The Human Costs of Misgovernance

August 7, 2018

Good Morning! In this morning’s eBlog, we consider the awful physical, fiscal, and human challenges of municipal governance.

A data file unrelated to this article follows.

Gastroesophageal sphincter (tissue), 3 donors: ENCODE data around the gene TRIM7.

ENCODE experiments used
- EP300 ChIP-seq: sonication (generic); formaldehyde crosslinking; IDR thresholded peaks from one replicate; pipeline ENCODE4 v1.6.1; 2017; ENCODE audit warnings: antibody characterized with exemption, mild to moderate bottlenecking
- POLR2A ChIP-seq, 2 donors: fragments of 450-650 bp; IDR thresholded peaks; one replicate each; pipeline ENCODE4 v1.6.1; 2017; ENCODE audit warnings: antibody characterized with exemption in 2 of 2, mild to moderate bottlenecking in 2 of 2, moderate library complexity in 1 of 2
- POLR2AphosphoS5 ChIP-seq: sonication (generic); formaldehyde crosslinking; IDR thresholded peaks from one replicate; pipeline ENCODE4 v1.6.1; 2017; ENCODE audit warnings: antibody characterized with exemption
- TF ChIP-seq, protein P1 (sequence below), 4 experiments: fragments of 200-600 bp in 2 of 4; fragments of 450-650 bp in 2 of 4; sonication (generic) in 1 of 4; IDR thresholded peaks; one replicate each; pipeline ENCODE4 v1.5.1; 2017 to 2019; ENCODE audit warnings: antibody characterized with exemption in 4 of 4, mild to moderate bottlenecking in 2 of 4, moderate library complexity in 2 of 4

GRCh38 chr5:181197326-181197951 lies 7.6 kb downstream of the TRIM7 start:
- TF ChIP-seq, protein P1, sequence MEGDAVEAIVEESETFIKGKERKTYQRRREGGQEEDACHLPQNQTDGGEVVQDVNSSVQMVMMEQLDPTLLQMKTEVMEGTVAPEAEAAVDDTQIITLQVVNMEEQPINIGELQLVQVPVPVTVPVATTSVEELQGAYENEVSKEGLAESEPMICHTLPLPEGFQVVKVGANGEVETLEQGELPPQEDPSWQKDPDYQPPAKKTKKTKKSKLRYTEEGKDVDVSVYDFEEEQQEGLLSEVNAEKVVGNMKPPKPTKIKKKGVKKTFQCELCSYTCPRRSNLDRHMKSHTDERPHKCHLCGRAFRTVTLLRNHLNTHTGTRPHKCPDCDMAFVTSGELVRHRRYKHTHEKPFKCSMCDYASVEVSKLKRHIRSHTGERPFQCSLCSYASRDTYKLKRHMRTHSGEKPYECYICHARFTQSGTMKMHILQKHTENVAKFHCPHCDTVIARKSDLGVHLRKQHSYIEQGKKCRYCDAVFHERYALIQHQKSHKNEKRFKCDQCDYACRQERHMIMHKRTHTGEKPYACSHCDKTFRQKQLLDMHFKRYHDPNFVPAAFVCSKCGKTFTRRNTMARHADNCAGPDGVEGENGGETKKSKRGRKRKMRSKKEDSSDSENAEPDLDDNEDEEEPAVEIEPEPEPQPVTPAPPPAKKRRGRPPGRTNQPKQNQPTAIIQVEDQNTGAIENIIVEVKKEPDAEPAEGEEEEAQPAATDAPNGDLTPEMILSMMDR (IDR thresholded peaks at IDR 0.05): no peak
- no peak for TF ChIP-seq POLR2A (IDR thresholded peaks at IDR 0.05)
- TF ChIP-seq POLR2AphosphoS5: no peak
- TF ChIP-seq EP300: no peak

Human Costs of Misgovernance. In the ongoing trial in the Flint water case, Genesee District Judge William Crawford yesterday heard oral arguments in the case of Dr. Eden Wells, the state’s chief medical executive. Judge Crawford said he will make his decision only after all transcripts are completed and after attorneys are given seven days to file additional briefs with the court, meaning that Dr. Wells will likely have to wait several weeks before she learns whether or not she will have to stand trial on charges, including involuntary manslaughter, related to the Flint drinking water crisis—a trial where she faces charges of manslaughter, related to the Flint water crisis. Yesterday, Special prosecutor Todd Flood told Judge Crawford that Dr. Wells had a duty under Michigan state law to warn the public of Legionnaires’ outbreaks in the area during the 17 months that the City of Flint used the Flint River as its source of water—a source turned to under the direction of a state-appointed emergency manager, rather than the city’s elected leaders. The trial proceeded in the wake of the dismissal of Michigan Gov. Rick Snyder from the suit after, last Wednesday, U.S. District Judge Judith Levy had ruled that the suit filed on behalf of residents and businesses did not claim that Gov. Rick Snyder was aware of risks when the city switched to Flint River water in 2014—unlike other defendants who testified they knew and disregarded the hazards involved. The pending case is over claims filed on behalf of 12 Flint residents and three businesses: it names twenty-seven defendants, including state and local agencies and officials. The plaintiffs are asking the Court to establish a Flint Victims Compensation Fund, providing the affected Flint residents with medical and financial assistance. Should the state lose, such a decision could pose a financial burden for the recently upgraded state’s credit rating. Moreover, such a decision could have adverse implications for Michigan’s Emergency Manager law for distressed local governments.